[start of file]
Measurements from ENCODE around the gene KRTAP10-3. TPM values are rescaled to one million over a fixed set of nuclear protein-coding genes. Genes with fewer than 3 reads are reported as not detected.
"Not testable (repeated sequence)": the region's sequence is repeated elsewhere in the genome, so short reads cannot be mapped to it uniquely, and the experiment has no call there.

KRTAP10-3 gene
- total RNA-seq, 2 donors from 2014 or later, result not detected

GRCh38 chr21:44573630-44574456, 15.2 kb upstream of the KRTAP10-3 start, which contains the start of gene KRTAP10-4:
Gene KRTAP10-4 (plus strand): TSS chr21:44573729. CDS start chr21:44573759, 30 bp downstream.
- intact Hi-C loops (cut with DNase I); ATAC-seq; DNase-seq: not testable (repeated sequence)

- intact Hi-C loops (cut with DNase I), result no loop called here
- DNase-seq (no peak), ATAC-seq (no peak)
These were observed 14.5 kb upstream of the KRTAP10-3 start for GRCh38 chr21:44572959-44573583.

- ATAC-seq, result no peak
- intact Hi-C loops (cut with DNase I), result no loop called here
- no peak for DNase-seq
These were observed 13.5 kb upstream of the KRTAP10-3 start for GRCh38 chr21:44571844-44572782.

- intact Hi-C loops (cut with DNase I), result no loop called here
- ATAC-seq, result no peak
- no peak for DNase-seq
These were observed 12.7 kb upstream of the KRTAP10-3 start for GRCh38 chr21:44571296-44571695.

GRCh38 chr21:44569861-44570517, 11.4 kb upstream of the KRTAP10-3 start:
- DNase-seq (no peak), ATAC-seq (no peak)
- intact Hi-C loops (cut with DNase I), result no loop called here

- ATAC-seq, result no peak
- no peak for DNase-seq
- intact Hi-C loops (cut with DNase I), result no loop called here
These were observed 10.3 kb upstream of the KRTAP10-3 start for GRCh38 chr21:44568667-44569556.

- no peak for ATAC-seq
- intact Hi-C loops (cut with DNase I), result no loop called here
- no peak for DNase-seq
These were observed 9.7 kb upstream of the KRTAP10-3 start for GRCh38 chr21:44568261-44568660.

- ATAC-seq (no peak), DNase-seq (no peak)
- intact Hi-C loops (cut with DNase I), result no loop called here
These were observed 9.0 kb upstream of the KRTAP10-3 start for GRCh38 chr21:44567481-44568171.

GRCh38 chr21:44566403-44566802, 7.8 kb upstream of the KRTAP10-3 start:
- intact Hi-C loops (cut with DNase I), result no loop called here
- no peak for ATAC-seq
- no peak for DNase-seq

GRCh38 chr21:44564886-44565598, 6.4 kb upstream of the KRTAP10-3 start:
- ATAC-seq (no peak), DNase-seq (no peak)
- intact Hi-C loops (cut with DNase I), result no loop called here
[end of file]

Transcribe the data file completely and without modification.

Measurements from ENCODE around the gene KRTAP10-3. TPM values are rescaled to one million over a fixed set of nuclear protein-coding genes. Genes with fewer than 3 reads are reported as not detected.
"Not testable (repeated sequence)": the region's sequence is repeated elsewhere in the genome, so short reads cannot be mapped to it uniquely, and the experiment has no call there.

KRTAP10-3 gene
- total RNA-seq, 2 donors from 2014 or later, result not detected

GRCh38 chr21:44573630-44574456, 15.2 kb upstream of the KRTAP10-3 start, which contains the start of gene KRTAP10-4:
Gene KRTAP10-4 (plus strand): TSS chr21:44573729. CDS start chr21:44573759, 30 bp downstream.
- intact Hi-C loops (cut with DNase I); ATAC-seq; DNase-seq: not testable (repeated sequence)

- intact Hi-C loops (cut with DNase I), result no loop called here
- DNase-seq (no peak), ATAC-seq (no peak)
These were observed 14.5 kb upstream of the KRTAP10-3 start for GRCh38 chr21:44572959-44573583.

- ATAC-seq, result no peak
- intact Hi-C loops (cut with DNase I), result no loop called here
- no peak for DNase-seq
These were observed 13.5 kb upstream of the KRTAP10-3 start for GRCh38 chr21:44571844-44572782.

- intact Hi-C loops (cut with DNase I), result no loop called here
- ATAC-seq, result no peak
- no peak for DNase-seq
These were observed 12.7 kb upstream of the KRTAP10-3 start for GRCh38 chr21:44571296-44571695.

GRCh38 chr21:44569861-44570517, 11.4 kb upstream of the KRTAP10-3 start:
- DNase-seq (no peak), ATAC-seq (no peak)
- intact Hi-C loops (cut with DNase I), result no loop called here

- ATAC-seq, result no peak
- no peak for DNase-seq
- intact Hi-C loops (cut with DNase I), result no loop called here
These were observed 10.3 kb upstream of the KRTAP10-3 start for GRCh38 chr21:44568667-44569556.

- no peak for ATAC-seq
- intact Hi-C loops (cut with DNase I), result no loop called here
- no peak for DNase-seq
These were observed 9.7 kb upstream of the KRTAP10-3 start for GRCh38 chr21:44568261-44568660.

- ATAC-seq (no peak), DNase-seq (no peak)
- intact Hi-C loops (cut with DNase I), result no loop called here
These were observed 9.0 kb upstream of the KRTAP10-3 start for GRCh38 chr21:44567481-44568171.

GRCh38 chr21:44566403-44566802, 7.8 kb upstream of the KRTAP10-3 start:
- intact Hi-C loops (cut with DNase I), result no loop called here
- no peak for ATAC-seq
- no peak for DNase-seq

GRCh38 chr21:44564886-44565598, 6.4 kb upstream of the KRTAP10-3 start:
- ATAC-seq (no peak), DNase-seq (no peak)
- intact Hi-C loops (cut with DNase I), result no loop called here